This is a provocative and compelling study. I applaud Dr. Herman and his team. The take-home message was beautifully articulated,” said presscast moderator Steven J. O’Day, MD, Director of Clinical Research at the Beverly Hills Cancer Center and Adjunct Member of the John Wayne Cancer Institute in Los Angeles.
“Decisions about the best surveillance and chemoprevention are difficult to make even when we know the accurate risk, but only 10% of women [in this study] knew their accurate risk, making these decisions much more difficult if not impossible,” Dr. O’Day continued.
Much Work to Do
“Despite the ongoing extensive awareness campaigns and media coverage, we still have a lot of work to do. A study like this sets the record straight on how far we have to go,” he stated.
“Although we have multiple tools that can project risk for a patient and quantify it, implementing this in the primary and tertiary care settings is a huge hurdle to overcome. Chemoprevention is not trivial in terms of cost and side effects, and without accurate information we can’t select an intervention,” Dr. O’Day emphasized. ■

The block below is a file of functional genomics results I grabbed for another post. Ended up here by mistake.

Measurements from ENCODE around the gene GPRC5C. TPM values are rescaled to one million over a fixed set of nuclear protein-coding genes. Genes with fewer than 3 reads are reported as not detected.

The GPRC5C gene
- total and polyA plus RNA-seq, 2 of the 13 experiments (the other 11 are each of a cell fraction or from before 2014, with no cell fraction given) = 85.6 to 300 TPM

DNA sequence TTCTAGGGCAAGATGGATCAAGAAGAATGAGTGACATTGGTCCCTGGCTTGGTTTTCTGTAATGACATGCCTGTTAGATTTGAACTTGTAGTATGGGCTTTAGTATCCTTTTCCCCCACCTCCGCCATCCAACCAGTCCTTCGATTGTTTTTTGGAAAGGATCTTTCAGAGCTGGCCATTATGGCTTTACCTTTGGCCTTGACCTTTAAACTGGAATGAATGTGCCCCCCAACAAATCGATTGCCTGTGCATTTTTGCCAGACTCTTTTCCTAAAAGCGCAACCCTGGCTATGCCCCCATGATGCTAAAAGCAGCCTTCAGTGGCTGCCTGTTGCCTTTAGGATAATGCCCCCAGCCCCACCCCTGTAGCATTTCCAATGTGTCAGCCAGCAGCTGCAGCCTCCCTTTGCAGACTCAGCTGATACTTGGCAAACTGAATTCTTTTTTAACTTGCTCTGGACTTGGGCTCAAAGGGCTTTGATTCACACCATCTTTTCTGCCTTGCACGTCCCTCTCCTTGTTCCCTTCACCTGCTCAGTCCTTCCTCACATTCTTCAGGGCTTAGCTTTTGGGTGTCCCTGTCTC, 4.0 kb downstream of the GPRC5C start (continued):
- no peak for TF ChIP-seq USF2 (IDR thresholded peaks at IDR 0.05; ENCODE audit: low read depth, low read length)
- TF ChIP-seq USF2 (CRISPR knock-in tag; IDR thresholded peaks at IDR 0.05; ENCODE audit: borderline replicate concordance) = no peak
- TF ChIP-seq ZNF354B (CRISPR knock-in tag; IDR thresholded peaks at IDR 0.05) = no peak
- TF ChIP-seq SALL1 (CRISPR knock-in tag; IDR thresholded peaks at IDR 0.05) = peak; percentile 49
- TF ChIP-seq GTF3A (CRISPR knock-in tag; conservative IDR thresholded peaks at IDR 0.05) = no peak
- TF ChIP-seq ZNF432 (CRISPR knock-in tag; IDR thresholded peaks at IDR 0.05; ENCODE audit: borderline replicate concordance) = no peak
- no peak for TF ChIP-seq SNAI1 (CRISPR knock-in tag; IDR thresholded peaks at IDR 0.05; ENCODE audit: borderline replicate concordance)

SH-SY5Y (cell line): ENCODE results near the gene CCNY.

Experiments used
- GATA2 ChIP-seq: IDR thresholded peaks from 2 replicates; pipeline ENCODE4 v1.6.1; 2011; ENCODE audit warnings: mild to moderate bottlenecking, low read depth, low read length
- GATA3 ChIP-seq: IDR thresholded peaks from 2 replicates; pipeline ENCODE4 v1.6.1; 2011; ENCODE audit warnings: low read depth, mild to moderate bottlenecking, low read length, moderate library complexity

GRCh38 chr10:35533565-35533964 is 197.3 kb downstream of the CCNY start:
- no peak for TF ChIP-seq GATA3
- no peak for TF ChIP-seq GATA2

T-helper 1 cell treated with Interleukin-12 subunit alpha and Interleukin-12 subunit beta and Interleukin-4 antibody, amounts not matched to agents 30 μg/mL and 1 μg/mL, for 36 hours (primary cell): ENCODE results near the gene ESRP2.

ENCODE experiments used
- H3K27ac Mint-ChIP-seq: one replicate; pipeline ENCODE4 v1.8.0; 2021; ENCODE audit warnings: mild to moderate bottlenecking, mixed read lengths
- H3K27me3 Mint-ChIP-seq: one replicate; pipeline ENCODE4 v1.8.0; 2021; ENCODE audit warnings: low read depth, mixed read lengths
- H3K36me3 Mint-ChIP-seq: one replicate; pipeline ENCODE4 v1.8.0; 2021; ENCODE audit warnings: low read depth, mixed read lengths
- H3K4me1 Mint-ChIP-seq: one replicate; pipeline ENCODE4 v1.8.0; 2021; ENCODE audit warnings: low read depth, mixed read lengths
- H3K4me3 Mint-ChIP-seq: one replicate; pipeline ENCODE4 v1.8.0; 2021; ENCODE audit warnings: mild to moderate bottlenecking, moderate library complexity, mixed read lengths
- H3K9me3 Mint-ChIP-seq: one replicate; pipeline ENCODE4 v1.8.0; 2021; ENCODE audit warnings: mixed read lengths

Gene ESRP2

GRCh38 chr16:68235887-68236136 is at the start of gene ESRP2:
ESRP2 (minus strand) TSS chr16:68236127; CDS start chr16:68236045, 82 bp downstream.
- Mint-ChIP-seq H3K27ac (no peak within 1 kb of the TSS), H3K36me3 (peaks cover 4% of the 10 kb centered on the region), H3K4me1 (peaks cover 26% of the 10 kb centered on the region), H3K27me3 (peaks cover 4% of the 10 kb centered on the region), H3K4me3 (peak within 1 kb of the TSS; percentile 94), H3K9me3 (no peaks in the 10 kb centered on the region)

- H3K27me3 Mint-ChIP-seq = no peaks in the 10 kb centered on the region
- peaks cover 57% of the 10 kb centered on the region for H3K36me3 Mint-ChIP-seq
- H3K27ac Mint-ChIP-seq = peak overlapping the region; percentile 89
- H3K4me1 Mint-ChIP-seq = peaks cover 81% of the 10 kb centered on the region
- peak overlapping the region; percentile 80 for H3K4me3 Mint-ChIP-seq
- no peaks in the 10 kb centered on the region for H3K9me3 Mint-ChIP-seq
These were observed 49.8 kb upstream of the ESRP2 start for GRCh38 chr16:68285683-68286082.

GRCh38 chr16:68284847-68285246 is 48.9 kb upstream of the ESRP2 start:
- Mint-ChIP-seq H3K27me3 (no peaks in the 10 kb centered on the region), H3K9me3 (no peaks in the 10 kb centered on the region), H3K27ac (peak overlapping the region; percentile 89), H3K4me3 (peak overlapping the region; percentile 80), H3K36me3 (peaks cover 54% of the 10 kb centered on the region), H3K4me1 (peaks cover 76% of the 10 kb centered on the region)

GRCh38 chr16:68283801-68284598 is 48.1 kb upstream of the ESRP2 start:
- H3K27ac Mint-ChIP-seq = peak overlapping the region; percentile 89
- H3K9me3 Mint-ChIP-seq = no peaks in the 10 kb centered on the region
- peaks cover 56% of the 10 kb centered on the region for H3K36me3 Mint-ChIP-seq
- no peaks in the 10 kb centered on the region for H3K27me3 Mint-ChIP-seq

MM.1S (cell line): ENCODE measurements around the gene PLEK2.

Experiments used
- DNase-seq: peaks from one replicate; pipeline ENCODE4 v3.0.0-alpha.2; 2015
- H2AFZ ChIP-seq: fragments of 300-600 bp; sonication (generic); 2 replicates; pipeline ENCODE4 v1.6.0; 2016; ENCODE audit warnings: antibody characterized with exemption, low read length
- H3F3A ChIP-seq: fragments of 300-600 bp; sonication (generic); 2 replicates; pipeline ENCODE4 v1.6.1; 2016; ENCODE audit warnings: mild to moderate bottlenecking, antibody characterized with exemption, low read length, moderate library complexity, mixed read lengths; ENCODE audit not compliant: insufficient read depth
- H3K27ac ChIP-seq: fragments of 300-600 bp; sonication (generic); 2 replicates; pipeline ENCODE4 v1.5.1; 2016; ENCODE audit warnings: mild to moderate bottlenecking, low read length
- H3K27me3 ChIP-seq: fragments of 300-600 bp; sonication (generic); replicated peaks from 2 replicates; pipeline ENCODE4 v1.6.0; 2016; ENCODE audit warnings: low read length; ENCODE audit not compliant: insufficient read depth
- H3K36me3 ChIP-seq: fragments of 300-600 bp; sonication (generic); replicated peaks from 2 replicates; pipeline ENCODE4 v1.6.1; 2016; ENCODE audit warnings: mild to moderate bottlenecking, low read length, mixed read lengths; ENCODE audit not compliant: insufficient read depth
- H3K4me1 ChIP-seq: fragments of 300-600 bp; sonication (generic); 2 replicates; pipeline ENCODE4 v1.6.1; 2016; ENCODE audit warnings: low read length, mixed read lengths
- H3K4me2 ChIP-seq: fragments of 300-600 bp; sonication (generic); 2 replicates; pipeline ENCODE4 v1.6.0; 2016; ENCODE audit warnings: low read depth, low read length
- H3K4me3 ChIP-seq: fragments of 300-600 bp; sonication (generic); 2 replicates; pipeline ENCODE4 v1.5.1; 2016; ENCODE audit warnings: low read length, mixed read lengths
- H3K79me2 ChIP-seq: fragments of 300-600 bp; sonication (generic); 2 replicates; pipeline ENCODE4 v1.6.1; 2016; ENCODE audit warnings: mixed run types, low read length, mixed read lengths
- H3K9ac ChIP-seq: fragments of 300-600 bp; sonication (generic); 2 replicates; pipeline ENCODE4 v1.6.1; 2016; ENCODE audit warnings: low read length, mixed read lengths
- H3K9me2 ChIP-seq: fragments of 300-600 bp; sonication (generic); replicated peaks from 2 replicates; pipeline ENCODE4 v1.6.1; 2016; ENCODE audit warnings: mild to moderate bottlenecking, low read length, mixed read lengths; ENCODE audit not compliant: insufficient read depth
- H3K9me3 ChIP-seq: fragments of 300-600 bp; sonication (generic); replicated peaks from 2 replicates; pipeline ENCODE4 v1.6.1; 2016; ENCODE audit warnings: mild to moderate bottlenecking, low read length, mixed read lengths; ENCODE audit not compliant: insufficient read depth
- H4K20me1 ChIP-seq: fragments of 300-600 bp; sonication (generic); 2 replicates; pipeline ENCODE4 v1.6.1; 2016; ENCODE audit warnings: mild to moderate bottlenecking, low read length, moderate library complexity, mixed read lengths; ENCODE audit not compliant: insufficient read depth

Disclosure: Dr. O’Day reported no potential conflicts of interest.
More than 90% of women undergoing mammography screening could not give an accurate estimate of their personal risk of developing breast cancer, according to results of a large survey reported at the 2013 ASCO Breast Cancer Symposium and featured in a premeeting presscast. The survey showed that a...